Friday, February 10, 2012

Cult Classics Revisited: Special "Canadian DELIVERANCE Ripoff" Edition

Often lumped in with DELIVERANCE ripoffs, these two Canadian productions have attained sizable cult followings in the ensuing decades since their release.  Neither really follows the plot of the 1972 classic, other than putting men in the wilderness, trapped in a situation spiraling out of control.  In short, there's no "squeal like a pig" moment in either of these films, and one actually plays more like a precursor to Walter Hill's 1981 film SOUTHERN COMFORT, itself lumped in with the post-DELIVERANCE subgenre without real cause.

SHOOT (1976) is an occasionally fascinating film that too frequently fails to live up to its potential, mostly due to a sluggish pace and lackluster direction by Harvey Hart (THE PYX).  SHOOT's strength is the commanding, quietly frightening performance by Cliff Robertson as Rex, a department store owner and gun enthusiast who oversees a local militia group and lives for weekend hunting excursions with his war buddies, among them Lou (Ernest Borgnine) and Zeke (Henry Silva), and a few others.  After a bad day where no one's bagged anything, they encounter another group of hunters on the other side of a creek.  They stare at each other, and a shot comes from the other side.  Zeke opens fire, killing a member of the other group.  Both groups flee the scene, and Rex reads in the paper that the other group told authorities it was "a stray bullet."  From this, Rex concludes a) they didn't want to tell the authorities they shot first, and b) they want to settle the score.  This is all Rex needs to dive back into his combat fantasies, and the other men, with the exception of the "bleeding heart" Lou, are only too eager to stockpile weapons and ammo to go into battle.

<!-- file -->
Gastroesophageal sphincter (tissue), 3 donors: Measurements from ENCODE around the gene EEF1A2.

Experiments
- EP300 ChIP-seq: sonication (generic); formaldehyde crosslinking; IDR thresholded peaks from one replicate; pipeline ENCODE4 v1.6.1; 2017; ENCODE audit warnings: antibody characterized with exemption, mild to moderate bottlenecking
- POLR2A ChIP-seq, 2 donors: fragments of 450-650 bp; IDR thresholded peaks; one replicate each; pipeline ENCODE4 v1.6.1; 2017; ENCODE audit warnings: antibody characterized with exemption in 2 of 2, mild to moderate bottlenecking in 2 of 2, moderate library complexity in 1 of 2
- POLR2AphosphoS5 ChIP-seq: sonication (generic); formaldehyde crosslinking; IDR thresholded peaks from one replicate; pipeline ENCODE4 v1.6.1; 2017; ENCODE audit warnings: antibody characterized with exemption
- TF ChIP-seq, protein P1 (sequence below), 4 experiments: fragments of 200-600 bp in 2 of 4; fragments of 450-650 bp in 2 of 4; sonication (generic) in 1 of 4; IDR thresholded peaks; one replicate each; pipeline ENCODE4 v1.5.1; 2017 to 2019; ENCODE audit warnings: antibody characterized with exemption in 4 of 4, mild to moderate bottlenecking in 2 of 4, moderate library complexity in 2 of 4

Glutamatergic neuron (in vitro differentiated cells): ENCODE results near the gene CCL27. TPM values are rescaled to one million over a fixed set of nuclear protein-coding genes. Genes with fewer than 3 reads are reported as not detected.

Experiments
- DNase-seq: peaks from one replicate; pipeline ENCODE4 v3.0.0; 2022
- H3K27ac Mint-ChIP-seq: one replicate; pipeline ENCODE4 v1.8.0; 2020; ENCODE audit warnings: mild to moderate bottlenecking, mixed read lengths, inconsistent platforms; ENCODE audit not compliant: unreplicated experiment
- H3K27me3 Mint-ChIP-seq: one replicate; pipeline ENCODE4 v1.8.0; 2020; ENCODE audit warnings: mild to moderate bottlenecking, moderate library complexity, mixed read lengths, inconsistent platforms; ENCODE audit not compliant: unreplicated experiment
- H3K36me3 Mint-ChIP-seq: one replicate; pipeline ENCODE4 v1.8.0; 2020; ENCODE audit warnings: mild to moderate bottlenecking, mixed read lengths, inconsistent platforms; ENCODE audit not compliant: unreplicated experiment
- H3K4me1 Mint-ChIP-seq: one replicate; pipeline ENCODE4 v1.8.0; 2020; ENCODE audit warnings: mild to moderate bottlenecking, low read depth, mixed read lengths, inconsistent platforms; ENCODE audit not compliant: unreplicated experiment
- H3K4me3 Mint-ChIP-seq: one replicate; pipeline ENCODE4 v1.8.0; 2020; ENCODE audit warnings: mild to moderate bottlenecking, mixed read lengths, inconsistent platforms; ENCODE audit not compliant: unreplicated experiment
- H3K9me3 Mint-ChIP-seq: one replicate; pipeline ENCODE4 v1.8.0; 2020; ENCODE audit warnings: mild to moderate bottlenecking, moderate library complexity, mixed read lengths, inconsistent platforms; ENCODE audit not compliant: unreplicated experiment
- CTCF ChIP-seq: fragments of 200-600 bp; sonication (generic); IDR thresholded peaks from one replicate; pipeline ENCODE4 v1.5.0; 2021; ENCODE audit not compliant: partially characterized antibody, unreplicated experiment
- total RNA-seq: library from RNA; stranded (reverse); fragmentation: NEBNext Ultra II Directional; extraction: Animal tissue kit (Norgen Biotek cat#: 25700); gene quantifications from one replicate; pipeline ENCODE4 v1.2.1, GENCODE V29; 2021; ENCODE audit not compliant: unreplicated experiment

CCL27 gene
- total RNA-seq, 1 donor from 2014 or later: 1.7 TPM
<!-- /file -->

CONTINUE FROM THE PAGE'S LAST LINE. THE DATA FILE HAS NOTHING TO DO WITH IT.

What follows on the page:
The message is ham-fistedly clear:  these men never left combat and are only happy when they're killing, regardless of the success of their everyday professions (Rex's store, Lou's printing press, Zeke's barbershop--who the hell thought casting Henry Silva as a barber was a good idea?).  Robertson does his damndest to sell it, and there's intriguing character bits throughout--his dysfunctional relationship with his wife; two other women seemingly throwing themselves at him; all the macho talk; the willingness to bully and mislead his inexperienced militia group--mostly local guys barely out of their teens, just looking for something to do and a place to hang out--into what will certainly be a bloodbath.  But the pace is so slow and the energy so low that SHOOT just never gains any momentum, at least not until the stunning climax, but by then, it's too little too late.  Lots of interesting ideas--not just with Robertson's character but with some of the others as well, like Zeke's disgust at letting Rex's black store security chief into the group.  Most impressive is an extremely uncomfortable, awkward scene where Rex bluffs his way into the home of the dead man's wife (Kate Reid) under the guise of being an old friend paying his respects (he actually wants to find out how much she knows).  She starts off by asking if he's a gun nut as well, and we think she's going to go off on him, but instead, goes into an ugly, bile-filled rant about how guns are necessary "with all the hippies, druggies, and jigs that wanna break into your home and rape you," followed by her coming on to Rex and announcing that she isn't wearing any underwear.  There's a lot of moments like this that make SHOOT memorable, like it's better than it is, but as a whole, it's curiously not.  With all the things there are to admire about its occasional audacity, Hart too often drops the ball with clumsy editing (Silva just disappears from the climax, probably because he had to work on another movie), abandoned subplots (what about Rex being propositioned by another buddy's sexually frustrated wife?), and general incompetence (the boom mic peeks into the frame about four times).  I can see how SHOOT has found a cult, but it's still a bit of a letdown. (R, 95 mins)